“Abraham gave his newborn son, whom Sarah had borne him, the name of Isaac” Genesis  21:3


A torah (Hebrew scripture) reading. The "yod" - a hand-shaped silver pointer - is used by the reader to mark his or her place in the text.

We often think of Judaism as a heavy and serious affair. And yet, the second of our three patriarchs, Isaac, Yitzchak, is named for the laughter (tzchok) that his very existence evokes.

As the Torah makes very clear, there is good reason to laugh, and this is not lost on Sarah, Isaac’s mother: “Now Abraham was a hundred years old when his son Isaac was born to him. Sarah said, ‘God has brought me laughter; everyone who hears will laugh for me.’ And she added, ‘Who would have said to Abraham that Sarah would suckle children! Yet I have borne a son in his old age’ ” (Genesis 21:5-7).

These verses suggest that the laughter of Isaac’s name is one of both surprise and joy; Isaac’s birth contravenes all expectations, bringing blessing and delight in its wake.

As Rashi, the French medieval commentator, writes: “Many barren women were remembered together with her, many sick were healed in that day, many prayers were answered with hers, and there was great rejoicing in the world.”

Our mystical Chasidic commentators add further dimensions to this joy. For example, Rabbi Nathan Sternhartz (the primary disciple of Rebbe Nachman of Breslov), points out that Isaac is the first person to be born as a Jew. Therefore, Isaac’s birth was a key moment in history, which prompted “great rejoicing in every world”.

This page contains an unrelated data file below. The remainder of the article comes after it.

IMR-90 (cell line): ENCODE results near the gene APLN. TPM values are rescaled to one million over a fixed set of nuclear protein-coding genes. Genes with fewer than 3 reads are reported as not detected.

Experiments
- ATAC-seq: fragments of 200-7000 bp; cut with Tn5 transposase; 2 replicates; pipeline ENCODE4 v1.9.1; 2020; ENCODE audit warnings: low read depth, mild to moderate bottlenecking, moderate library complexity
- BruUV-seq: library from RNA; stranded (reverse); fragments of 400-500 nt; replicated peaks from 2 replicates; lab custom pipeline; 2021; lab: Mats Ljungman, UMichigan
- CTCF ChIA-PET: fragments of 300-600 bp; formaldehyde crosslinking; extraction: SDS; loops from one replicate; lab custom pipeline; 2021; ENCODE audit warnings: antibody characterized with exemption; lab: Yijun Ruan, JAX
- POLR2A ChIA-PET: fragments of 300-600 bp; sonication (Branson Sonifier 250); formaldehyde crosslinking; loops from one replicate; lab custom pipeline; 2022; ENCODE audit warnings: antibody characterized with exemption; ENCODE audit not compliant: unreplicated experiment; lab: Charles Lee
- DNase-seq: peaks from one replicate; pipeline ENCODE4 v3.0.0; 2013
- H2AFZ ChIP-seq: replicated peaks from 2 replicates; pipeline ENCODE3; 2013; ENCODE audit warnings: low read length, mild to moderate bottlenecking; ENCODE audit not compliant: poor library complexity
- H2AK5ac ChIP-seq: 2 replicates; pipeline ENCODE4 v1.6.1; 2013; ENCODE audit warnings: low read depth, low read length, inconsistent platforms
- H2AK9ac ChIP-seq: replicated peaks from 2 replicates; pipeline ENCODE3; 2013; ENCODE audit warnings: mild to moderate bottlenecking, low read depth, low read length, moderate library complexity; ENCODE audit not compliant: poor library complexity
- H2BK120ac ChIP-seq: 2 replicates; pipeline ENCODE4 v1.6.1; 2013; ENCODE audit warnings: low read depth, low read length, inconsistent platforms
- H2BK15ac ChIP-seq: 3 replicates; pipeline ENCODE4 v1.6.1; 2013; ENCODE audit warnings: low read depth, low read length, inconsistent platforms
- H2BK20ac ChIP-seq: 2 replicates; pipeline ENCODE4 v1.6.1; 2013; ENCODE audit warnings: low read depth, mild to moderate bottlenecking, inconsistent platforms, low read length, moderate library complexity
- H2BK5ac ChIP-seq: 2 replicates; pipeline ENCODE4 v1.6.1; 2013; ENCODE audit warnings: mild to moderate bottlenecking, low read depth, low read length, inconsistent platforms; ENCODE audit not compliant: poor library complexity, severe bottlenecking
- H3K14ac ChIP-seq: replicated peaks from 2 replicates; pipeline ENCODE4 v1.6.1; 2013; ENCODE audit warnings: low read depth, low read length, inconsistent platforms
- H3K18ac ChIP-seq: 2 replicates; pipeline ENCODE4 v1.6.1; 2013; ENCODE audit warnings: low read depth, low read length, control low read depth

Why would this be so? Rabbi Sternhartz teaches that given the Jewish commitment to, and proclivity for, improving the world, Isaac’s birth marks the beginning of a chain of tikkun (repair) that continues until the long-anticipated messianic era of global peace and justice (Likutei Halachot, Laws of Shabbat 6:23).

The great Chasidic master, Rav Tzadok Hakohen of Lublin, offers a beautiful teaching about the element of surprise evoked by Isaac’s name. He reminds us that both Sarah and Abraham had long since been biologically incapable of creating a child. Moreover, they had, quite understandably, given up on this possibility. Hence when God first told Abraham that Sarah would bear him a son, “Abraham threw himself on his face and laughed” (Genesis 17:17).

Rav Tzadok writes that since Isaac, the very first Jew to be born, was born in such seemingly impossible circumstances, we should never make the mistake of despairing or giving up, whether in material or spiritual matters (Divrei Sofrim, Chapter 16).

The very existence of our people, from the very beginning, has defied all natural laws, and all reasonable expectations. And the same can be said for our achievements and contributions down through the millennia.

May we continue, like Isaac, to bring joy, laughter and wonder to the world.

Rabbi Silverstein runs the website Applied Jewish Spirituality

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